Shimizu: Even so, when we asked the people doing the monitor checks, they told us they liked the stock Super Game Boy colors better than the ones we'd worked so hard on…

Miyamoto: There's a difference between liking something more and that thing being objectively better, and it can be tough to decide which is correct.

Shimizu: The colors also differ depending on the screen you're using, too ― that's why, for this game only, Imamura will come to the customer's home and personally adjust the colors on their monitor (laughs).

Miyamoto: Just send your address and a return-trip JR ticket (laughs).

Imamura: If someone were to send us their TV monitor, I'd be on the hook... Y'know what, I'm going to have to decline. (laughs)

The arcade cabinet-esque Super Game Boy border that Imamura was so fond of. This article provides an interesting overview of the craft that went into producing such vivid imagery within the limitations of the Super Game Boy's ability to apply color to a monochrome game.

―Finally, if there's anything else you'd like the players to pay attention to, please let us know.

Miyamoto: As much as possible, I want you to clear the game without looking at the strategy guide. There aren't many especially difficult puzzles, so I think it's most fun to figure them out on your own. Also, when it comes to solving the puzzles, I can say that mashing buttons and trying to muscle your way towards progress is definitely not optimal ― there's a more elegant solution, so please keep at it.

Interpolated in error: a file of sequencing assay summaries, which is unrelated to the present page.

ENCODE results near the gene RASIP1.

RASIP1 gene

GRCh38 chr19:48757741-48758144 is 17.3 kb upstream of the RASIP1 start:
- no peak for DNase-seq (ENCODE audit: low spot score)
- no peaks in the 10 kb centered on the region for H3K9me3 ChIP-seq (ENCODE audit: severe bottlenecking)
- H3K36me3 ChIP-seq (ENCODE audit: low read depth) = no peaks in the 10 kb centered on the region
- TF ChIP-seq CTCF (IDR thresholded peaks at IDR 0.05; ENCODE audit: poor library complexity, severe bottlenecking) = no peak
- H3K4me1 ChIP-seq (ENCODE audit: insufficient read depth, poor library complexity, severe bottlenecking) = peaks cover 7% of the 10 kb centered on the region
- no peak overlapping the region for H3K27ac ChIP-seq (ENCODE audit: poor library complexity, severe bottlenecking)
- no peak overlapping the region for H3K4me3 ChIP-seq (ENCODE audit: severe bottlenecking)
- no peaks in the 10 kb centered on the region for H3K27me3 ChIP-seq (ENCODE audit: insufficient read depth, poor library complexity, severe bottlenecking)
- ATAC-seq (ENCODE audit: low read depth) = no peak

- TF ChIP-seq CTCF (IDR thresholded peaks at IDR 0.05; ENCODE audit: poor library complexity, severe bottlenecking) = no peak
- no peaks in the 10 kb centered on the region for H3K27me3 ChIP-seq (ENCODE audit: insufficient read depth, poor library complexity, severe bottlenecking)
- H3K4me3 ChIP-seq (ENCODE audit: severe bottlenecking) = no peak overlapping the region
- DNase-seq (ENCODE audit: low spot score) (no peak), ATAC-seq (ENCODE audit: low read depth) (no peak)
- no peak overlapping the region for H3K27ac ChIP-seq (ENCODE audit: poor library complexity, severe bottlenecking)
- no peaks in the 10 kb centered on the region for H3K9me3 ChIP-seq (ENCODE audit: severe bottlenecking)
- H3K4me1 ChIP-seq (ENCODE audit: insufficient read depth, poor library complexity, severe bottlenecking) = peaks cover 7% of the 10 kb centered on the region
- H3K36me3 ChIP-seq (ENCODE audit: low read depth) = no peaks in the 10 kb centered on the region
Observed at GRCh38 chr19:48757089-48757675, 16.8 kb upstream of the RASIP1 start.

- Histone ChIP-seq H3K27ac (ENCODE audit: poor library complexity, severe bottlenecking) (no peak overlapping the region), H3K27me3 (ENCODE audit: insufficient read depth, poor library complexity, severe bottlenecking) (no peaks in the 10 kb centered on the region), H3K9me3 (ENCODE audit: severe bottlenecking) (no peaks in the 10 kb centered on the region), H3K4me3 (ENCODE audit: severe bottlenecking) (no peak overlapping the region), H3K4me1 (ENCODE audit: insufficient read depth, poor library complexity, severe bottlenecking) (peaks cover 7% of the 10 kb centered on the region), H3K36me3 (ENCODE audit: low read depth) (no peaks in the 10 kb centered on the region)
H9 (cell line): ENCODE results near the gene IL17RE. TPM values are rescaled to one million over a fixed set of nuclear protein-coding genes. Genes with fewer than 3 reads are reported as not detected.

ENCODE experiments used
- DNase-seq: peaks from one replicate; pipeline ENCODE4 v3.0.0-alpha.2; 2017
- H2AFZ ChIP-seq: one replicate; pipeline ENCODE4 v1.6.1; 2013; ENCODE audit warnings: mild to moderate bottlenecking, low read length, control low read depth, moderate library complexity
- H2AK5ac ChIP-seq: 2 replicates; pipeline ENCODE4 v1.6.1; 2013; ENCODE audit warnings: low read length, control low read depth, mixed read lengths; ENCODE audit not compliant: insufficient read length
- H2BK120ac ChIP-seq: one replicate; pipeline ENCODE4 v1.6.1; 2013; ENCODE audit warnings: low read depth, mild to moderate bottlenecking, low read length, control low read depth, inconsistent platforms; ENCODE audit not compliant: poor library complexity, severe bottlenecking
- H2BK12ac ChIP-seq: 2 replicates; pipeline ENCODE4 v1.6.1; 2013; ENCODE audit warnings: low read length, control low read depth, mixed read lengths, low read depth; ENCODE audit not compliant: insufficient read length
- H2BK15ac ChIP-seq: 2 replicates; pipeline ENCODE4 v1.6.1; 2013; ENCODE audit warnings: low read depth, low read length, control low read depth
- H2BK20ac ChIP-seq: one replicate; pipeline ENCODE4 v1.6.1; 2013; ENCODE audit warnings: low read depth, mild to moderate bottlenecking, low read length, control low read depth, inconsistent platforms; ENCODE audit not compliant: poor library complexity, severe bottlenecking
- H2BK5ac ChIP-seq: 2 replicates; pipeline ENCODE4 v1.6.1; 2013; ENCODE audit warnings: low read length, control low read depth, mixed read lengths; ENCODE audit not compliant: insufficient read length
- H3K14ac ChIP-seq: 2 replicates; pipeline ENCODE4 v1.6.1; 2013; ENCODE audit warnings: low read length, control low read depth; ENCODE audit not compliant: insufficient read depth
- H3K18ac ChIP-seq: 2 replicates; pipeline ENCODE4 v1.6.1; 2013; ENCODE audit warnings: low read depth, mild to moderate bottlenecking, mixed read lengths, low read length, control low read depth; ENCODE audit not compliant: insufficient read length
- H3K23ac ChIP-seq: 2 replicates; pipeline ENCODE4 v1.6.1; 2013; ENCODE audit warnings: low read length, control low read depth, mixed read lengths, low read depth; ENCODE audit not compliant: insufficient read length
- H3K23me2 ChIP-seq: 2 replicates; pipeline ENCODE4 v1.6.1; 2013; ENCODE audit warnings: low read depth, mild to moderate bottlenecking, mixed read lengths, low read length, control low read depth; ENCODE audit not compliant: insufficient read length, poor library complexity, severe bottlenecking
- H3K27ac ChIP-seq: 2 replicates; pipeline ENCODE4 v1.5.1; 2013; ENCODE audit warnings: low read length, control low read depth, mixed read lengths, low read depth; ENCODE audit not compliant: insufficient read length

―Are there multiple ways to clear each puzzle?

Usui: Even within the same clear, there are beautiful methods and ugly methods. As the creator of the game's stages, I'd like to encourage the players to really think about each puzzle and find the most beautiful solutions. If you play this game as if it's a conventional action game, you might not have the best experience.

Miyamoto: That's right. If you're narrowly missing a jump and feel like you've just got to push a little further, your way of thinking tends not to be correct.

Usui: If you do it the "beautiful" way, the action component is extroadinarily easy.

Shimizu: Uh-huh. That's why I'd like for the elementary-school students who were introduced to the Game Boy with Kirby to stretch themselves a little and give it a shot.

Hirashima: On the other hand, I'd like for those folk who used to stack 100-yen coins at the arcade to give this game a try. It has a nostalgic vibe, and I'd love for people to immerse themselves in that atmosphere.

Kon: Now that there's a new scoring system, it'd be nice if people went for the counter-stop. If you put in a little work, you can definitely reach 2 million points, so I don't think it's an unattainable goal.

Imamura: Don't forget the Super Game Boy! I'd like for people to experience a new style of visuals that aren't Famicom nor Super Famicom.

Shimizu: That's true. With the Super Game Boy, everyone can play together while looking at one screen, so I'd be glad if people could play and communicate with each other in this way.